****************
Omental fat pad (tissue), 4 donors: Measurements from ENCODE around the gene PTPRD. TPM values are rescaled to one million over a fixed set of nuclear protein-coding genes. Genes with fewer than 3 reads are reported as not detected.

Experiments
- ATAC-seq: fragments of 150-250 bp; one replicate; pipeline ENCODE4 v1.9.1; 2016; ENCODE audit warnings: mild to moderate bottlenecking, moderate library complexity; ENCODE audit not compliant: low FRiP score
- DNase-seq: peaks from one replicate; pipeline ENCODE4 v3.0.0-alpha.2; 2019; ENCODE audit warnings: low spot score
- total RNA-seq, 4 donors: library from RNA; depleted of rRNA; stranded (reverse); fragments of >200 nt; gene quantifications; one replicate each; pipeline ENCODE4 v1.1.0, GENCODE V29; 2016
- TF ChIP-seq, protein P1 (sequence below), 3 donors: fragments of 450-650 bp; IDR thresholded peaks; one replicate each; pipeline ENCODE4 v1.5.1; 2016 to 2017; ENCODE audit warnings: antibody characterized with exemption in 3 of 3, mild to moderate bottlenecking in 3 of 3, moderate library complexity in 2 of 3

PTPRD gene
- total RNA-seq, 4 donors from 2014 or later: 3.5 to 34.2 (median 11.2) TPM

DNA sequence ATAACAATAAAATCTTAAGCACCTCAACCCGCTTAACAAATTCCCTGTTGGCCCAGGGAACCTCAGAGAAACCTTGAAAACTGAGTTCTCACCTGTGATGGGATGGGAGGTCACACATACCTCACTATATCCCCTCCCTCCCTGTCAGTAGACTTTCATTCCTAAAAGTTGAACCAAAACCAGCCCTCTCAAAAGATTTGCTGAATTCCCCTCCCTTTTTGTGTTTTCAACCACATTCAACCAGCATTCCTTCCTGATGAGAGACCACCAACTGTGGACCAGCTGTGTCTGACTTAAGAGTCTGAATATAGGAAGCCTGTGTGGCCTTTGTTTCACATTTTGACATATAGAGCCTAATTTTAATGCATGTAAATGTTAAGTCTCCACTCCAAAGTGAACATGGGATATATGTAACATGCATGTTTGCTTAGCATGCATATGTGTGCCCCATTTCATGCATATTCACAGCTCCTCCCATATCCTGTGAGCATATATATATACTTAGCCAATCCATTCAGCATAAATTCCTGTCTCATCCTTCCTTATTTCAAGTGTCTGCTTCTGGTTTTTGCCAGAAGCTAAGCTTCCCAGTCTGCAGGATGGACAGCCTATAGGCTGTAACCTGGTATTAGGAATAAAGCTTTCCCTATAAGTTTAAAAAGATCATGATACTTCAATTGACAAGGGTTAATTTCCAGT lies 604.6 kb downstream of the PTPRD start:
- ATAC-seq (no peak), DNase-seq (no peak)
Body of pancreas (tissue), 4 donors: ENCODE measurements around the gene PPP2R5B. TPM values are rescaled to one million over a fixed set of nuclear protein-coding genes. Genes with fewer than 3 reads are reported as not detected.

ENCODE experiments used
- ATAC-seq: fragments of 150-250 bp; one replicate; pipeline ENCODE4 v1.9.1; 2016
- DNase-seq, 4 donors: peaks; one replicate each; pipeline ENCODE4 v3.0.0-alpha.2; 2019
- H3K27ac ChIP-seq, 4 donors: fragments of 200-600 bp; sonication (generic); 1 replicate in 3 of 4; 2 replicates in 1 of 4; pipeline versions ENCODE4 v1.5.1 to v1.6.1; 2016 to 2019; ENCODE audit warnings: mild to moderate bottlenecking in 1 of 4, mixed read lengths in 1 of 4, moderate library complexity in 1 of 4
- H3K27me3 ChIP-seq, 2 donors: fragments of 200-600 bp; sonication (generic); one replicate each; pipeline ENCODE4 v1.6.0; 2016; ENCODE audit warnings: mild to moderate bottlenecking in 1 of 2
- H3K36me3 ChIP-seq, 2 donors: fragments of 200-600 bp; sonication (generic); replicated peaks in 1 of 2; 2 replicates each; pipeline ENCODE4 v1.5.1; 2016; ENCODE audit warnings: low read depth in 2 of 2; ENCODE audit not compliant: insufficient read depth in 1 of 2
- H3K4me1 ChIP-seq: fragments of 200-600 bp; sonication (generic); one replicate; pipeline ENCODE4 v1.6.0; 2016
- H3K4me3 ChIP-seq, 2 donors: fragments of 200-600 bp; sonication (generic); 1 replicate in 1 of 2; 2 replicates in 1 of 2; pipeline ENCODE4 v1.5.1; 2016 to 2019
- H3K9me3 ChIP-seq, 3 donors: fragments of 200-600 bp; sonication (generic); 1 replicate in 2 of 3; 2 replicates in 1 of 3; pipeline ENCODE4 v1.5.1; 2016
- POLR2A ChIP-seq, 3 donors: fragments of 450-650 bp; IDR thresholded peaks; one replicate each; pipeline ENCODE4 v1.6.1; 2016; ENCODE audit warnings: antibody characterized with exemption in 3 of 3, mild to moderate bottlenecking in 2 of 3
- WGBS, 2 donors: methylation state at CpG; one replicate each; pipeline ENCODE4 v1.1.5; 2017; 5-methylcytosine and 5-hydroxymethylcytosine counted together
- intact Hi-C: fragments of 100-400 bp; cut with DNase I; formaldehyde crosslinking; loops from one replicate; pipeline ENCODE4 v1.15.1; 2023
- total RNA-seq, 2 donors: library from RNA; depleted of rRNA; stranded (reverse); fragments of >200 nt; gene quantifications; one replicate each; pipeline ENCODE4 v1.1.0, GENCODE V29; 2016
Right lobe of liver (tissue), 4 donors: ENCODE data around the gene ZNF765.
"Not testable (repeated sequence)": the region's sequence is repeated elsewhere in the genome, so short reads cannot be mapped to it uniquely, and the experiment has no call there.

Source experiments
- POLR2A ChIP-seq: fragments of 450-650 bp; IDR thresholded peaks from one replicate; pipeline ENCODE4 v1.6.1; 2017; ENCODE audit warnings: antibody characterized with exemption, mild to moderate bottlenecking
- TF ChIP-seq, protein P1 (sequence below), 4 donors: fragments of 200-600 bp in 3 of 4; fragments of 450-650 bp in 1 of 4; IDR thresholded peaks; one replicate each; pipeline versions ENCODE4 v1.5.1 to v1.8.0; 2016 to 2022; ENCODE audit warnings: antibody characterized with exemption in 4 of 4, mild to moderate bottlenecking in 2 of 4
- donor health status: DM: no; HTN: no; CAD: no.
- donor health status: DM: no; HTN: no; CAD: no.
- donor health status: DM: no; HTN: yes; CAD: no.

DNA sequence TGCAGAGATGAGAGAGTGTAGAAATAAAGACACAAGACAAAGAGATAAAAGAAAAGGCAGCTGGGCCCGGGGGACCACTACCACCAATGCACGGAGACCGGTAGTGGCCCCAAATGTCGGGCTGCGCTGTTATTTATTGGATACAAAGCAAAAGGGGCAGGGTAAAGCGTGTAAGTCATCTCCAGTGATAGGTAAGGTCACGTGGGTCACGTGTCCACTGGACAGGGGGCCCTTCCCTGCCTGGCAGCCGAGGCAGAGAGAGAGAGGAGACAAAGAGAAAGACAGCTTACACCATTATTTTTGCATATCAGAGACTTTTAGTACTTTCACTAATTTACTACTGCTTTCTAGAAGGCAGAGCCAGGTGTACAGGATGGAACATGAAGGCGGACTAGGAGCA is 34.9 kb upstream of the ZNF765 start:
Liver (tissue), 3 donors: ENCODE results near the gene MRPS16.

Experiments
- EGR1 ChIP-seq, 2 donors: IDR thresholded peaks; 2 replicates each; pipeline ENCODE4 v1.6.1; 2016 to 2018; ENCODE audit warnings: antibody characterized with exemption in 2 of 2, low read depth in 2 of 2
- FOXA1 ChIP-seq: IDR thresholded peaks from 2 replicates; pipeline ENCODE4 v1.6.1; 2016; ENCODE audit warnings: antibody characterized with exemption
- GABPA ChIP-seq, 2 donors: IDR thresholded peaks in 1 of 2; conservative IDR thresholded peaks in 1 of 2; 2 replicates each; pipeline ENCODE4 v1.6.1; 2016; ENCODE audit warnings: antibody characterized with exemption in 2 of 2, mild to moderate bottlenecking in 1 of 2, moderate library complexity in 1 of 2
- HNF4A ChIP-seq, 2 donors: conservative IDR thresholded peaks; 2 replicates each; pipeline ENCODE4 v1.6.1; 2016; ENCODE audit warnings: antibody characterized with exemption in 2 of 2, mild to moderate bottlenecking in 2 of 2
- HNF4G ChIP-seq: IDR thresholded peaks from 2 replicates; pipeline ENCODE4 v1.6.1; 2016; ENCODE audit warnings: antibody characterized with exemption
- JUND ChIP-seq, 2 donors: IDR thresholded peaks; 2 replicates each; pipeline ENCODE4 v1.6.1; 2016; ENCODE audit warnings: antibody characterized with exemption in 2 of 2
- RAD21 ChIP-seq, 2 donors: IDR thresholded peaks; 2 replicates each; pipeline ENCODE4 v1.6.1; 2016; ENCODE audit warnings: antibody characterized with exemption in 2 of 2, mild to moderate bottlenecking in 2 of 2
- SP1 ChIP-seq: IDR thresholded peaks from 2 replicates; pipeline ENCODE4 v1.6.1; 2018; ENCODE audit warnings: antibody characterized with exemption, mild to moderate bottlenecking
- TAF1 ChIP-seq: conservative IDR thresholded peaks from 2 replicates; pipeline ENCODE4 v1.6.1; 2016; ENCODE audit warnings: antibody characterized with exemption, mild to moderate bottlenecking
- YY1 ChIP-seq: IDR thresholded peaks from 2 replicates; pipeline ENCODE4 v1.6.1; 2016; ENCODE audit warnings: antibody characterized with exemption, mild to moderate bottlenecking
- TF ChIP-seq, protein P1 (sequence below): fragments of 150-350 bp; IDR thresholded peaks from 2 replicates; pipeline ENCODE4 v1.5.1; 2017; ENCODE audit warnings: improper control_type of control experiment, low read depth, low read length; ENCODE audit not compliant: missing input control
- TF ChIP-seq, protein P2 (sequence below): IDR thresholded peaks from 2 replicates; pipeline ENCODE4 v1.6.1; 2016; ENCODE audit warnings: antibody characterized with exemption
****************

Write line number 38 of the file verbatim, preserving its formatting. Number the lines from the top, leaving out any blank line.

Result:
- GABPA ChIP-seq, 2 donors: IDR thresholded peaks in 1 of 2; conservative IDR thresholded peaks in 1 of 2; 2 replicates each; pipeline ENCODE4 v1.6.1; 2016; ENCODE audit warnings: antibody characterized with exemption in 2 of 2, mild to moderate bottlenecking in 1 of 2, moderate library complexity in 1 of 2